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How to Travel With Your Pet

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My dog wheeled away from the floor to ceiling windows where he had been watching traffic swirl past, fifteen stories below.

Trotting to the hotel room door, he whined once. My other dog, a Golden Retriever, glanced up from where he was sprawled on the floor. Little golden tufts of fur spotted the carpet around him. It was a hot day in San Francisco.

Staring at the hotel room door like it had offended him, he flipped a U-turn, trotted into the room and whined again. Insistently.

Clipping a leash to his collar, I grabbed a key card, and we speed-walked to the elevator. As I hit the elevator call button, he whined again; this time more urgently.

Getting outside was taking longer than it did at home.

Punching the call button again I soothed him with, “We’re fifteen stories up, buddy. It’ll take a minute. Just hold on.”

He made tight little circles in the elevator as it descended waiting for the doors to beep open.

Nails clattering, we ran across the echoing stone lobby with its glittering white pillars and blonde women drinking at the hotel bar, through the revolving front door, and sprinted past the startled doormen.

Relieved, my dog squatted to a square of sidewalk just past the hotel’s front door, glancing embarrassed apologies in all directions for the indecency his stomach was about to perform.

Traveling with your pet is a new kind of adventure. One that can quickly go awry if your dog gets carsick and vomits in the backseat (been there — you’re welcome, Los Angeles!), or your cat meows for ten straight hours during a move.

Here’s how to go traveling with pets on a variety of adventures.

Traveling With a Dog

traveling with pets
Taking your dog on a road trip is a great way to spice up your travels. If your dog adores human interaction — like my Golden Retriever does — a trip will make his year.

If you’re planning on staying in a hotel with your dog, beware: some hotels have weight and breed restrictions, so read the fine print of the hotel policies carefully. For dog-friendly restaurants, parks, and beaches, Bring Fido is a great resource.

In the Car

Hands down, this is the easiest form of traveling with a dog. Stopping whenever your dog needs a restroom break, or a run to let off extra energy, is no problem. Many dogs love car rides, so a road trip will be a natural extension of that.

Plus, it’s less stressful on a dog’s system than an unfamiliar, stressful plane ride. The added puppy bonus is that they get to stick their heads out the window, flap their cheeks in the wind, and smell the breeze.

Pro tip: Weeks before your trip, take your dog with you on car rides for any errands. Praise enthusiastically (or reward with treats) when he does a good job in the car. Make the association in your pet’s head that a car ride equals fun.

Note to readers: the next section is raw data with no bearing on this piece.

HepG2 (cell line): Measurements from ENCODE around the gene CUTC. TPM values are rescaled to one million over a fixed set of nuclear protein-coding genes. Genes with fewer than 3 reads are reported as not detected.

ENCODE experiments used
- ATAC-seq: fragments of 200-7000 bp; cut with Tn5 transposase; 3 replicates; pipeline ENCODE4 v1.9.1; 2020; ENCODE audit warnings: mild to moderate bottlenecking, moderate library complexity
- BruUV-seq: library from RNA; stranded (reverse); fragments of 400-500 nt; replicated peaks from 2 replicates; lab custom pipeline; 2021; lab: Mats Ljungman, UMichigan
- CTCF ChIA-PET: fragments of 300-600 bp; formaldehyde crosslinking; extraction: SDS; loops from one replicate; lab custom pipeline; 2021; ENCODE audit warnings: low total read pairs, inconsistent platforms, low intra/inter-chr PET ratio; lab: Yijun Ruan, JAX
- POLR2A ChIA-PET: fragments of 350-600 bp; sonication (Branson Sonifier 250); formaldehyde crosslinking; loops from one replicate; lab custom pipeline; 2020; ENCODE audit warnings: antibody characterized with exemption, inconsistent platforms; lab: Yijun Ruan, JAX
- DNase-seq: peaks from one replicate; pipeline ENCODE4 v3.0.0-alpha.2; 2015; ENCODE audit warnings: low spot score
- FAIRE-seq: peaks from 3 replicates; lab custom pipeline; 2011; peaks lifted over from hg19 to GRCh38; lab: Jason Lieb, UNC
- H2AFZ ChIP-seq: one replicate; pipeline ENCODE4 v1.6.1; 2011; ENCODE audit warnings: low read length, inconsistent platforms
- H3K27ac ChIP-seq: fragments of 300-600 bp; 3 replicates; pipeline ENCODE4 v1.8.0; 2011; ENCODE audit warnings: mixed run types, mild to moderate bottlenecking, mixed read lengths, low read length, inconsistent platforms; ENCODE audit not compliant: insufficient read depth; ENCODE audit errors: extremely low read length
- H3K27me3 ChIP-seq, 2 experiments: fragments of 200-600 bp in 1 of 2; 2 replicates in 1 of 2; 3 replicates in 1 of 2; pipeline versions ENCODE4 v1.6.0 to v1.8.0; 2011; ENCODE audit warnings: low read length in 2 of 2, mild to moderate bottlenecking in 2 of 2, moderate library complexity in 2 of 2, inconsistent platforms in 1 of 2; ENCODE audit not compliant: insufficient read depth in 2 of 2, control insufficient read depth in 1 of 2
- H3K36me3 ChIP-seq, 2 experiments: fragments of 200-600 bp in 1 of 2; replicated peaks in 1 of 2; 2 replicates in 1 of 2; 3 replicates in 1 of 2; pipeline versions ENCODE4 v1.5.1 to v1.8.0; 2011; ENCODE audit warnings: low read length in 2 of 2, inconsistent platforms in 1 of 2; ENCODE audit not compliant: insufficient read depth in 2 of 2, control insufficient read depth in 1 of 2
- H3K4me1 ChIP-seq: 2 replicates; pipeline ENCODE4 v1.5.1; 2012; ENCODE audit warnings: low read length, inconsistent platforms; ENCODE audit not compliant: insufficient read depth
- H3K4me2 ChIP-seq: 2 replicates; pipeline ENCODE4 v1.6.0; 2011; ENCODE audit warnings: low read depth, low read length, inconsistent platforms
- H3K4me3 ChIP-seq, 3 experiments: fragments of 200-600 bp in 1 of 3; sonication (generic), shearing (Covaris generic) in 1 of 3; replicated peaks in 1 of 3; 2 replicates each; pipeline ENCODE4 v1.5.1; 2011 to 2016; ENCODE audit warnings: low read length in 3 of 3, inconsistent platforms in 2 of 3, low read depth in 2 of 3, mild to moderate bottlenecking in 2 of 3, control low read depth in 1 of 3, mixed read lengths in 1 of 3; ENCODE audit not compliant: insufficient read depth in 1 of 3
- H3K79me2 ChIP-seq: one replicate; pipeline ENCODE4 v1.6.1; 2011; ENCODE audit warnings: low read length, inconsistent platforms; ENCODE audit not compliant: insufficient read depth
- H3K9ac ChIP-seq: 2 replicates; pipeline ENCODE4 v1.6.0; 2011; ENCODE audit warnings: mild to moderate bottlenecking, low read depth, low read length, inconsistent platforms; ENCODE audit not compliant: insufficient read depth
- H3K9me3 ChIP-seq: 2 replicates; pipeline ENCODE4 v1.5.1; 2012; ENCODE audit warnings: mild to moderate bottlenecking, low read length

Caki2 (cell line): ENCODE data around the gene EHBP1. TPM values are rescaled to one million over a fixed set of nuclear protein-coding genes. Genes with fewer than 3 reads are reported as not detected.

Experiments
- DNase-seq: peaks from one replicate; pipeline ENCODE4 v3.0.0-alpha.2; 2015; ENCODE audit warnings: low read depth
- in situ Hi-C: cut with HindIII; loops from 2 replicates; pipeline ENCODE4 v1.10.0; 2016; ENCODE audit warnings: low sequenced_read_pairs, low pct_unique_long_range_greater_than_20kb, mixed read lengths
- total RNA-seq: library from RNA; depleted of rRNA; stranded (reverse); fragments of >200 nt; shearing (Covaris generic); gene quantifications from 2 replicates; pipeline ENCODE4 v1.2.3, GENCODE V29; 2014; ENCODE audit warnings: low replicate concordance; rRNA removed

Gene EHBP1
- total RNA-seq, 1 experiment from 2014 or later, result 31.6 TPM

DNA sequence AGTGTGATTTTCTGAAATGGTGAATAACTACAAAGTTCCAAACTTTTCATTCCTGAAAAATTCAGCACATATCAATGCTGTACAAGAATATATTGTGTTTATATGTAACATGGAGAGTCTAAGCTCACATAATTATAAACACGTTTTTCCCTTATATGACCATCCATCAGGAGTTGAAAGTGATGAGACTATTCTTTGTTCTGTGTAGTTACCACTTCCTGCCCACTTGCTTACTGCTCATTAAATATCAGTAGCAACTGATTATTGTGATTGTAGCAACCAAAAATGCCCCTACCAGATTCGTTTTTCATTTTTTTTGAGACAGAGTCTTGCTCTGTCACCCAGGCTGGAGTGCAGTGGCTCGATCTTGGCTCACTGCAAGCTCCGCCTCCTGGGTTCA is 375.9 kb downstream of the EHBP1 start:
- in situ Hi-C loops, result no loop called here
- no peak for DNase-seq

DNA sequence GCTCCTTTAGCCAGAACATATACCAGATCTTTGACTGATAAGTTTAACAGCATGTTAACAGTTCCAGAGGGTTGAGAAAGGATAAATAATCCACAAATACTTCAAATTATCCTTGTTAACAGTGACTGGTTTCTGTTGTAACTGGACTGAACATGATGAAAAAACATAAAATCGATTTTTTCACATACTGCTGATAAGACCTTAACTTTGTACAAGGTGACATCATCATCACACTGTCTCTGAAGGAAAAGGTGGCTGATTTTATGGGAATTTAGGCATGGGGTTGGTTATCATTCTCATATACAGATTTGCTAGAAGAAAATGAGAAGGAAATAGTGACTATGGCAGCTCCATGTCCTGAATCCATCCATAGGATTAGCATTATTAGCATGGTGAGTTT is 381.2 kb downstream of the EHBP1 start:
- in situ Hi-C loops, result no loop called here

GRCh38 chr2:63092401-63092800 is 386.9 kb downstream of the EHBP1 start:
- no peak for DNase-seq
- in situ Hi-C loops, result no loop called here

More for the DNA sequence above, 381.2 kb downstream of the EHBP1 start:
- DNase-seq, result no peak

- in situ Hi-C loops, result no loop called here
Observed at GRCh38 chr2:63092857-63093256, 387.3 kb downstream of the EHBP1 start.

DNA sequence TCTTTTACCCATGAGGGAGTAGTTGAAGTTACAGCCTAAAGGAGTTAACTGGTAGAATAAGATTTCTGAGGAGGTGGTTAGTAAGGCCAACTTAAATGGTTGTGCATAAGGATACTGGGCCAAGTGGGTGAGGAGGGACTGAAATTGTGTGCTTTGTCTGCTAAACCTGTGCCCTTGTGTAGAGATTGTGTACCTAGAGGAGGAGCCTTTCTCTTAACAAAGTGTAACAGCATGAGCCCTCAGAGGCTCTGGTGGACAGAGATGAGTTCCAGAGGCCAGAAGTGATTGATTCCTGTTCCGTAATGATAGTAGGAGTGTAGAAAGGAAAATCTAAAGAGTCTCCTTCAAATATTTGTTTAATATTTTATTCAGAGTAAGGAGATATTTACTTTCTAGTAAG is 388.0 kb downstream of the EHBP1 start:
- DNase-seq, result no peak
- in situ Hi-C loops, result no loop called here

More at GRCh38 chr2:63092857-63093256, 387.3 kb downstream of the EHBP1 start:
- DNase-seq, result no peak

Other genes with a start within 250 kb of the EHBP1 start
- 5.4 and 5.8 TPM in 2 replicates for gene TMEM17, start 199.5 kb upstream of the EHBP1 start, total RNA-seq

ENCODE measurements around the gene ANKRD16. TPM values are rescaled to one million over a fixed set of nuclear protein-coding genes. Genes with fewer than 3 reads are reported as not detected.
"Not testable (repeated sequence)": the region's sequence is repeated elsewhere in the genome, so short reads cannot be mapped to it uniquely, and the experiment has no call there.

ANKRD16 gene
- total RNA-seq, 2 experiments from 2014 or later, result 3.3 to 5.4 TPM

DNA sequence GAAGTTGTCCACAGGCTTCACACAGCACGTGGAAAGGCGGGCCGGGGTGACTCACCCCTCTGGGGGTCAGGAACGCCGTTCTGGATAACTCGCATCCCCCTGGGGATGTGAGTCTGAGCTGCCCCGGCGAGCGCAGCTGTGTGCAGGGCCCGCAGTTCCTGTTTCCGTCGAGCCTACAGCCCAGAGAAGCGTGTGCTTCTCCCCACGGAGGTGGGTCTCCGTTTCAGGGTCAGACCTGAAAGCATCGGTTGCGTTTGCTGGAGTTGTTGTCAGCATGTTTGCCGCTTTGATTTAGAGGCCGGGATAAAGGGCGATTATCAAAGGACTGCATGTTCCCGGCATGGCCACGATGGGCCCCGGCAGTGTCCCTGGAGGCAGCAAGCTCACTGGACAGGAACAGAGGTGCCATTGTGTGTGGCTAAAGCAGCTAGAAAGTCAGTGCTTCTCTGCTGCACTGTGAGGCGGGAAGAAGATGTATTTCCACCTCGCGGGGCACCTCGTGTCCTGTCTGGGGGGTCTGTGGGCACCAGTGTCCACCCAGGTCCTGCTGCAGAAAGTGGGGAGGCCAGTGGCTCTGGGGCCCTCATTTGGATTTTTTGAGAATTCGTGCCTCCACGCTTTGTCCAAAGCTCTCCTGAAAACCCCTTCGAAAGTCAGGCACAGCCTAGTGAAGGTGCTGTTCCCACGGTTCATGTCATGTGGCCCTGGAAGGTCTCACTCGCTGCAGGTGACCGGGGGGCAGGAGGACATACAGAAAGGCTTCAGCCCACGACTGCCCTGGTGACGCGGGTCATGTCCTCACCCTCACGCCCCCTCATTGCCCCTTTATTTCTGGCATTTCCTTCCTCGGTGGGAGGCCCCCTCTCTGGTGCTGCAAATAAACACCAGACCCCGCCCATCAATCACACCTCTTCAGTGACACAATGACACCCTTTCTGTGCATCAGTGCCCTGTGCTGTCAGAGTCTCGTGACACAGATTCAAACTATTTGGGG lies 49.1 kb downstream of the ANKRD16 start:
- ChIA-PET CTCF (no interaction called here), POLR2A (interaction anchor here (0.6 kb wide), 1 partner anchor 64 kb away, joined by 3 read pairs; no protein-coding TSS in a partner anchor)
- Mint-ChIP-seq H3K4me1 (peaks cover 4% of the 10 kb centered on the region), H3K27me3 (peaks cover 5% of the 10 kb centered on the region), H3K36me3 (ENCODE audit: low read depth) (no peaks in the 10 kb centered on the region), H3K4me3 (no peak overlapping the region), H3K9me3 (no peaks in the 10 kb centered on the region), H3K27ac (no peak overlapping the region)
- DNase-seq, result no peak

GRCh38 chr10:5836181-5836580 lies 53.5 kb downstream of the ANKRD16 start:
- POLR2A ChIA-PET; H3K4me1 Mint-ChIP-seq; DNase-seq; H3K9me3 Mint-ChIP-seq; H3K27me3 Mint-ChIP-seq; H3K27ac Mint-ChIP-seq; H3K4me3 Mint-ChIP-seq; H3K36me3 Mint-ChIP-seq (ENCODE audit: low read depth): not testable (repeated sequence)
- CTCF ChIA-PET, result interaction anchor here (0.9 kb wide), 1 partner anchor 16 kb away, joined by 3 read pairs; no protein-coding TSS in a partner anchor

Packing List

  • Dog-proof cover for your car seat
  • Water bowl
  • Food in plastic grocery sack: as Fido eats through his food, the bag shrinks
  • Food bowl
  • Dog bed
  • Leash
  • Harness: which makes it easier to control your dog’s excited pulling than a choke collar does
  • Water: In a gallon jug or Nalgene
  • Puppy potty pad for hotel: If your dog is prone to peeing/pooing when excited or nervous

On a Plane

Flying on a plane with your dog is much trickier than a road trip. Especially if your dog is larger than 25 pounds and can’t fit under the airline seat.

Each airline has different policies regarding flying with your dog, so be sure to check out the airline you’re flying. If you’re flying internationally, it’s a different ballgame with new rules. In this post, I’ll outline the standard rules for flying domestically with your dog .

Preparing your hound to enjoy hanging out in his carrier before your flight is a good idea. In the weeks leading up to your trip, give your pup some carrier time so that he learns to like it in there.

When planning your trip, keep in mind:

  • The weather conditions for the time of day, and season, to lessen the health risk of overheating
  • Avoid weekend and holiday travel
  • Aim for nonstop or direct flights
  • Feed your dog four hours before the flight to minimize stomach upset
  • Give yourself a full two hours at the airport in advance of your flight

When you buy your plane ticket, call the airlines to make your reservation and make arrangements for your dog. 24-48 hours before your flight, call your airline to re-confirm that you’re flying with your dog.

Label Everything

Mark your dog’s carrier with “Live Animal” and arrows pointing the correct positioning of the carrier. Also, mark the carrier with your dog’s name. Include ID tags with your home address and phone number, as well as the address and phone number of someone who can be reached at your destination.

Packing List

  • Water bowl
  • Food bowl